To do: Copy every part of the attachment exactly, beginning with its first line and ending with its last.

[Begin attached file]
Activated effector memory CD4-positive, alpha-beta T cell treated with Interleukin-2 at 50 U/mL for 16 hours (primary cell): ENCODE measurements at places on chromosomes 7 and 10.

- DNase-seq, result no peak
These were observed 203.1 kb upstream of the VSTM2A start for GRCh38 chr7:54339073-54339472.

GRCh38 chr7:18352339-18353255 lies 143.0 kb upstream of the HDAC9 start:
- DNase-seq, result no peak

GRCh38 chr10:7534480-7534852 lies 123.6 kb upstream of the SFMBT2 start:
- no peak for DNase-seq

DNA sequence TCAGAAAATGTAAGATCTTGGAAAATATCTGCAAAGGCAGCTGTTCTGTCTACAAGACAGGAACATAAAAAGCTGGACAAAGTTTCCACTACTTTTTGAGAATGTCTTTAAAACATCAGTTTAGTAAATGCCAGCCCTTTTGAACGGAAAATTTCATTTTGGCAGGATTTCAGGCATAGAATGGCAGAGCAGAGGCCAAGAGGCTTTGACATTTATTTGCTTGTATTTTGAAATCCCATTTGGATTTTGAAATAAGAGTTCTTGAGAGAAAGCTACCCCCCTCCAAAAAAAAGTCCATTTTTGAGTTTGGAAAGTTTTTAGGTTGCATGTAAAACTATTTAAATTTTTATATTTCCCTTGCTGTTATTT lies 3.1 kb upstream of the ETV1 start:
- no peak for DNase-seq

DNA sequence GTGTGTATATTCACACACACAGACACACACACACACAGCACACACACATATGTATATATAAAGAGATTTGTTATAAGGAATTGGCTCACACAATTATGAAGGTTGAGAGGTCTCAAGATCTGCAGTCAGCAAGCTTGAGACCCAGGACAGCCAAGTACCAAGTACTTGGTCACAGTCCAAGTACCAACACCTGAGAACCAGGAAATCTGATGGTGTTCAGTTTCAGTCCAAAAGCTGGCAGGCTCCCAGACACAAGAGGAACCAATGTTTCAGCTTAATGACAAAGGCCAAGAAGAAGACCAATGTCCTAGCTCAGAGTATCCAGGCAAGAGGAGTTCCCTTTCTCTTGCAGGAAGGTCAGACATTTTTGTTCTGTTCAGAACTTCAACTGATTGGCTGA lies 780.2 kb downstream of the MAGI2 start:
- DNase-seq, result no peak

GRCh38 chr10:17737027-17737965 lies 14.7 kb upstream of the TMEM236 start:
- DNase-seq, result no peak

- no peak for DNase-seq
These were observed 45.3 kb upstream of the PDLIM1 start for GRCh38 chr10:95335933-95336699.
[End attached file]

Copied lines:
Activated effector memory CD4-positive, alpha-beta T cell treated with Interleukin-2 at 50 U/mL for 16 hours (primary cell): ENCODE measurements at places on chromosomes 7 and 10.

- DNase-seq, result no peak
These were observed 203.1 kb upstream of the VSTM2A start for GRCh38 chr7:54339073-54339472.

GRCh38 chr7:18352339-18353255 lies 143.0 kb upstream of the HDAC9 start:
- DNase-seq, result no peak

GRCh38 chr10:7534480-7534852 lies 123.6 kb upstream of the SFMBT2 start:
- no peak for DNase-seq

DNA sequence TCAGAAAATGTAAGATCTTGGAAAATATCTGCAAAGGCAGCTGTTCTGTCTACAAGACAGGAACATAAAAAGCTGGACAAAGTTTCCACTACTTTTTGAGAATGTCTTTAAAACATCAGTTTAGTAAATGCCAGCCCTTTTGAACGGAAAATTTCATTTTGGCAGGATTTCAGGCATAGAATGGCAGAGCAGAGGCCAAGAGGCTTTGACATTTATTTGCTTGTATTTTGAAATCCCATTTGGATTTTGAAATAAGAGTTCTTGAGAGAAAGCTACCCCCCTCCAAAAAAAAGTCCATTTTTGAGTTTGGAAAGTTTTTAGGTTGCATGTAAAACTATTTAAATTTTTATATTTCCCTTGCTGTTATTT lies 3.1 kb upstream of the ETV1 start:
- no peak for DNase-seq

DNA sequence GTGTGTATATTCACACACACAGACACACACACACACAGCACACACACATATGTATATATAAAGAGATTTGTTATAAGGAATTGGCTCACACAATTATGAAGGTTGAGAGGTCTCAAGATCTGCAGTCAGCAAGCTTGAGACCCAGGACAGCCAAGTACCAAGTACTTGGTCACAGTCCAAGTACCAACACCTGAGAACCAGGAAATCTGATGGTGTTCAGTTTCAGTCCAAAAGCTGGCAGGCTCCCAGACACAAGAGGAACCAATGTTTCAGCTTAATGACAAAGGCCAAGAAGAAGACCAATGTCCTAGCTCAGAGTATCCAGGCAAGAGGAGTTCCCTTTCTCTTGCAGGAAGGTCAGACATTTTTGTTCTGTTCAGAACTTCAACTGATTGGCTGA lies 780.2 kb downstream of the MAGI2 start:
- DNase-seq, result no peak

GRCh38 chr10:17737027-17737965 lies 14.7 kb upstream of the TMEM236 start:
- DNase-seq, result no peak

- no peak for DNase-seq
These were observed 45.3 kb upstream of the PDLIM1 start for GRCh38 chr10:95335933-95336699.